He had a children’s choir from a local school join him for several songs before waving them off. When I first saw the kids, I thought he probably won’t do his X-rated cover of “Stagger Lee.” It’s funny for a songwriter that plumbs the dark depths of the human soul, that unleashes as much fury in music as anyone, Cave does not lean heavily on expletives. His sodomy and murder-filled take on the old blues song stands out as an exception in raunch, and being Nick Cave, he doesn’t go halfway on anything.

When the Seeds launched into “Stagger” to close the main part of the set, I was thrilled and assumed the kids had safely left the building. (Turns out they were just backstage waiting to come out for the encore of the new album’s titular track. Hmmm, wonder if their parents had anything to say about the strange man with the dirty mouth.) The song was perhaps one of the best things I’ve seen on a stage, so I’ve included a YouTube link of “Stagger” from a New York show a few days later.

Dressed in black silk suit and white dress shirt, the dapper Cave comes across a bluesy, punky, long and lean version of Elvis, or maybe bizarro crooner Scott Walker. There’s no one like him. For close to two hours, he and his Bad Seeds put on an energetic set that was by turns quiet and poignant, then blaring, bluesy, ecstatic, full of moments of rapture.

If his music has mellowed some in recent years, the man himself has not, as Nick Cave continues to present a dark, dense take on love and life in a way that only Nick Cave can. Definitely worth the wait.

The Oscars, they’re all gold statues and tin ears

I didn’t watch the Oscars; I almost never do. Still, I’m glad Canadian composer Mychael Danna, who scored Life of Pi, upset the legendary John Williams in the original score category.

Confession: I don’t like Williams. I find him syrupy, obvious. Yeah, sure, I know he’s the most famous movie composer of all time who’s worked on blockbuster after blockbuster, but for me he represents a trend common in Hollywood movies of over-scoring. By this I mean the use of music throughout the film, almost without pause. It’s sort of the musical equivalent in movies of the laugh track in sit-coms. I find it irritating when TV and movie people don’t think I come up with some appropriate emotional response on my own. It’s one of the things I appreciate about movies made outside the Hollywood system. They’re just so much quieter.


None of Bernard Hermann’s scores for Hitchcock, not even for Psycho, was ever honoured by the Academy.

Still, music can sometimes tie everything in a film together. There is no shortage of composers and scores that I love, so I thought that as everyone still has movies on the brain, I’d put together a short list. These aren’t in any particular order:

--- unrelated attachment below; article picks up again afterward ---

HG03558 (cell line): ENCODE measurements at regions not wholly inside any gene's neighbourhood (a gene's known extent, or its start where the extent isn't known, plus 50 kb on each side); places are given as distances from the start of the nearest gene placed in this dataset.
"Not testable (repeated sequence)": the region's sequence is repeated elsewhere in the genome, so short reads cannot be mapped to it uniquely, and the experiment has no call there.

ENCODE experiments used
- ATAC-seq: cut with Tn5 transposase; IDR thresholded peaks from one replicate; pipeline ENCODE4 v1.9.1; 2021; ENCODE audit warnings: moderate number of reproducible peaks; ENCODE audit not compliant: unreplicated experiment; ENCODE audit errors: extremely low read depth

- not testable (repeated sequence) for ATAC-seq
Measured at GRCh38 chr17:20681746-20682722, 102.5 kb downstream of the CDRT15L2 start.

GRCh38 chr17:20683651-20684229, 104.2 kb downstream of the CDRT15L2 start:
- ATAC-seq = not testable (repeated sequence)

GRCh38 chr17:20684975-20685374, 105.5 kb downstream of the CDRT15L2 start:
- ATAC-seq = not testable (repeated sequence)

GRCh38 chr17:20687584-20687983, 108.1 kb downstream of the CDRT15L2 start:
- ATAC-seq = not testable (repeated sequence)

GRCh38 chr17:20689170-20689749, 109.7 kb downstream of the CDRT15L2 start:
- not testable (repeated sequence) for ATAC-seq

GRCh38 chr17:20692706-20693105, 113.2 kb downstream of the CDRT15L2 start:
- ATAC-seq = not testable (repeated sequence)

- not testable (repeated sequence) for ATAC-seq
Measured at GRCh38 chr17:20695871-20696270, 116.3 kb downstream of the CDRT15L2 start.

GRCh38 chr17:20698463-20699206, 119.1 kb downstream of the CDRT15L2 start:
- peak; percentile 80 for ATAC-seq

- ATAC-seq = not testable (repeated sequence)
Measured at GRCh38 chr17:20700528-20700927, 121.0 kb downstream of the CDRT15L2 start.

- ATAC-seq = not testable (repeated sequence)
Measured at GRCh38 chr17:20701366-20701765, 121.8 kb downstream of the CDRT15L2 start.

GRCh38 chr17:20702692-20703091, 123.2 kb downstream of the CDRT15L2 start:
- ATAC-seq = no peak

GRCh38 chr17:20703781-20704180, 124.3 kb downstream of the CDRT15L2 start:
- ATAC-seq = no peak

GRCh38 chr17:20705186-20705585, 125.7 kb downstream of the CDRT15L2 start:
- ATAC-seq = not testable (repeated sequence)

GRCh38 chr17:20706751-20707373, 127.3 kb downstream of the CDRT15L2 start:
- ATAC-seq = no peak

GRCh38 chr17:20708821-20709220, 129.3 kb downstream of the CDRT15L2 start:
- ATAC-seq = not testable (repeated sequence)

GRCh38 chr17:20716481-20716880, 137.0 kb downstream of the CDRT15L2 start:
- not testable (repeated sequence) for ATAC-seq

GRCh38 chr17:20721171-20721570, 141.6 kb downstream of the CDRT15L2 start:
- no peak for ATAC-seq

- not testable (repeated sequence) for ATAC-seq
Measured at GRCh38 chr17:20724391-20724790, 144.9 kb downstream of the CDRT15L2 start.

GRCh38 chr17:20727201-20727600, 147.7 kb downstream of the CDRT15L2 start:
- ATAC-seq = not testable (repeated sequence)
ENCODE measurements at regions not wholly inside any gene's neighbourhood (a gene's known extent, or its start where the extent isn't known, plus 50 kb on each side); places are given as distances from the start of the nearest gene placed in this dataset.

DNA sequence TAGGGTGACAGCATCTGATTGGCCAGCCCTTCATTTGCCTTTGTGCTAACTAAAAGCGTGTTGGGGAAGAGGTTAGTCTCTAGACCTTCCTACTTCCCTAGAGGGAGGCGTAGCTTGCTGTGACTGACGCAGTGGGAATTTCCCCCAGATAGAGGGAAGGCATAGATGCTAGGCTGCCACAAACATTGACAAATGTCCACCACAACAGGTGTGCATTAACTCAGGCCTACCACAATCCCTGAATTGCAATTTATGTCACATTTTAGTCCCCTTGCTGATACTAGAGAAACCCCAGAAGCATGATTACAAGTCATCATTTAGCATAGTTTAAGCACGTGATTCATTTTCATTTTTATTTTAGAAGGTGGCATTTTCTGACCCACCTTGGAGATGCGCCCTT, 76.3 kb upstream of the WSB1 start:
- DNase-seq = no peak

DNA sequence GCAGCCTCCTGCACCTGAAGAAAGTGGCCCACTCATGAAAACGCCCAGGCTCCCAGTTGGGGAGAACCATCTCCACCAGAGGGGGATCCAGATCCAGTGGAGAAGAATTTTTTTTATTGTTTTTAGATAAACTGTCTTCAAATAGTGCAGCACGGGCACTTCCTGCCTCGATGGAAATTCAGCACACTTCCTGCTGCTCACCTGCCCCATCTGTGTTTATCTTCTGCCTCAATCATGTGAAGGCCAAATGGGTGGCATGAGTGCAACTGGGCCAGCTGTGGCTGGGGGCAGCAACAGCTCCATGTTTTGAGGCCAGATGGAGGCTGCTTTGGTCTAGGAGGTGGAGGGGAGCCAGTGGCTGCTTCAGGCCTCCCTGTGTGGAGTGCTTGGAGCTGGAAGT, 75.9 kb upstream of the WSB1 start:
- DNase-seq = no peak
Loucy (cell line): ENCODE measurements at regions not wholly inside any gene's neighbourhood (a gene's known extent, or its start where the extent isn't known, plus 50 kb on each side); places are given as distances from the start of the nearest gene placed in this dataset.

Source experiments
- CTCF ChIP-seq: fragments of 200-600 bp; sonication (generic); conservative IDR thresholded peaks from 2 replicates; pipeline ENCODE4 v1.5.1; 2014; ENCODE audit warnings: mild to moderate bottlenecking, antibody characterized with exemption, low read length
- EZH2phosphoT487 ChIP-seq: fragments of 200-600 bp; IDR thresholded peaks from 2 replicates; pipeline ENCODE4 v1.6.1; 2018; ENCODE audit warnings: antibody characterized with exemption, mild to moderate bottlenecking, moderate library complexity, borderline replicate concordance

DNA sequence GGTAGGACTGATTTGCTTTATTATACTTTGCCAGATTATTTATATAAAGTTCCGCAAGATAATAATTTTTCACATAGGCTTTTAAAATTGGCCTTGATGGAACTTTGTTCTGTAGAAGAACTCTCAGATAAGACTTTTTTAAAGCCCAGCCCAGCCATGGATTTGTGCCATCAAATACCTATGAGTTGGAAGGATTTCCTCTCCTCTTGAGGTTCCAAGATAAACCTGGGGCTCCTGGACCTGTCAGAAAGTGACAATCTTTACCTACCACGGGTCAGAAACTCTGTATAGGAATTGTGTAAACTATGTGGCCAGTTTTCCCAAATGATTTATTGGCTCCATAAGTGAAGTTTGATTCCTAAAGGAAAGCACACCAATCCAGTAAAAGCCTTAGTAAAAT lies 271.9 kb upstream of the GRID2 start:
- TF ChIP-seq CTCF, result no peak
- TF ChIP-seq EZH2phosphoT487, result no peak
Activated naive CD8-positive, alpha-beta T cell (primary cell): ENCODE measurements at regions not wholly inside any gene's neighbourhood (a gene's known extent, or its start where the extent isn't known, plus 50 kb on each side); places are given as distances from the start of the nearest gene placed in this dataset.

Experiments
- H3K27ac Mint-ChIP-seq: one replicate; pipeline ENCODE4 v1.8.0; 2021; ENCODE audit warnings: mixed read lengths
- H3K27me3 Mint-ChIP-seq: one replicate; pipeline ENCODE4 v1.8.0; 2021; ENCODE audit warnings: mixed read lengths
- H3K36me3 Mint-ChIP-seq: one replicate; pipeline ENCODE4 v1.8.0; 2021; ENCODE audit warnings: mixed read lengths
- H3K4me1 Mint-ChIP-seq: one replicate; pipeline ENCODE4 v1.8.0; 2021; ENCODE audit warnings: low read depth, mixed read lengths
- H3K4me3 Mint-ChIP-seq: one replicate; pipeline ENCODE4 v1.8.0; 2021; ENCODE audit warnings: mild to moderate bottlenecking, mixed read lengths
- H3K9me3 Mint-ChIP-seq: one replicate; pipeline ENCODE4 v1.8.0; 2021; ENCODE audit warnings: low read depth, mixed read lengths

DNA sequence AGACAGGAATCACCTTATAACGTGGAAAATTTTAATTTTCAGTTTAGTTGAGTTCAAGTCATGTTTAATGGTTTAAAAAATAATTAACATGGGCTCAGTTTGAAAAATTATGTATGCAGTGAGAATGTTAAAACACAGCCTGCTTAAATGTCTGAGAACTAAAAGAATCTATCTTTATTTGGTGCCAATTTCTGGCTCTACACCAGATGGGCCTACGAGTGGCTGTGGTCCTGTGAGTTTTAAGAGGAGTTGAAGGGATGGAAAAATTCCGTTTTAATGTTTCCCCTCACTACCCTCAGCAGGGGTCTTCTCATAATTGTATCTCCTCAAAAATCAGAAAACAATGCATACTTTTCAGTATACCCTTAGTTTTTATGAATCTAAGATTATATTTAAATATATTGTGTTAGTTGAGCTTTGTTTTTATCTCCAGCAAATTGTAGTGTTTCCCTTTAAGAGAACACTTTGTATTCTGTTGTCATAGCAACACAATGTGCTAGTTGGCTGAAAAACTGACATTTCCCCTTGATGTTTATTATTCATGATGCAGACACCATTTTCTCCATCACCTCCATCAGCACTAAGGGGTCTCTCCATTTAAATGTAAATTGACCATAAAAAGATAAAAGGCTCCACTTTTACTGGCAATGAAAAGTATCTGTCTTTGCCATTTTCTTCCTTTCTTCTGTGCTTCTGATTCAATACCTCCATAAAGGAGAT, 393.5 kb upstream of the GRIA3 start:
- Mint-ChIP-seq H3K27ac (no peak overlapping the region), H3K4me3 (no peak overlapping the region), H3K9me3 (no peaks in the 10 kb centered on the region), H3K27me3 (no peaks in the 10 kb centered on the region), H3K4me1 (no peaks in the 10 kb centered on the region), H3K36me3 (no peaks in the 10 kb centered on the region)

Anatomy of a Murder – This Otto Preminger 1959 classic is part courtroom drama, part dark comedy. The edgy film was well ahead of its time, but having Duke Ellington compose the music didn’t hurt either.

Michael Nyman – The modern British composer has come up with some incredible movie music, most notably for the films of Peter Greenaway (The Cook, the Thief, His Wife and Her Lover; A Zed and Two Noughts). He is probably best known for composing the score to Jane Campion’s The Piano. But wait – the envelope, please – the Oscar goes to John Williams for Schindler’s List. Williams’ score won over The Firm, The Age of Innocence, The Fugitive and The Remains of the Day. That’s right, The Piano wasn’t even nominated. I worked in a music warehouse at the time and remember pulling orders for the Nyman disk often. As for the others, including Schindler’s List, not so much. Bullshit isn’t a strong enough curse word to describe how I feel about this Oscar outcome.

Angelo Badalamenti – David Lynch’s musical interpreter always comes up with a surreal mix of weird pop and lounge lizard jazz that manages to capture what’s going on inside the director’s brain – whatever that may be. Maybe we don’t want to know.

Thomas Newman – He’s scored plenty, but I best know and love his work with Alan Ball, who wrote the screenplay for American Beauty, probably my favourite film, and created Six Feet Under, probably my favourite TV show. Newman’s music plays a strong role in establishing a quirky yet emotional undercurrent in these works. He comes by scoring honestly, as the Newmans are a film score dynasty. Cousin Randy (yes, the one and only) is among the many Newmans and has been know to score a film or two himself. (Not that this matters, but American Beauty is the only film in recent years to win best picture that I would’ve picked as my favourite film of that year, though it had some stiff competition from Magnolia – see below.)

Hal Hartley – Hal was probably my favourite indie director in the late 80s and early 90s. He’s still out there, but outside of Henry Fool and Fay Grim, I’ve lost track of his more recent work. As well as writing and directing his films, he composes the original scores. I’ve downloaded a couple of collections of his film music via my eMusic account and love listening to them when I write.

Koyaanisqatsi – Philip Glass has scored numerous films. While his music sometimes grates my nerves, other times I’m moved as was the case with his work for this visual poem from Godfrey Reggio about the modern world and life out of balance.

Jon Brion – He’s produced albums by Fiona Apple, Rufus Wainwright and jazz pianist Brad Mehldau. His trademark quirky scores, noted for using old keyboard and analog sampling instruments, have left their mark on films such as Magnolia (another favourite film), Eternal Sunshine of the Spotless Mind and I Heart Huckabees. By the way, if you’re ever in L.A. on Friday night and Brion is doing his stint at Largo, go, just go.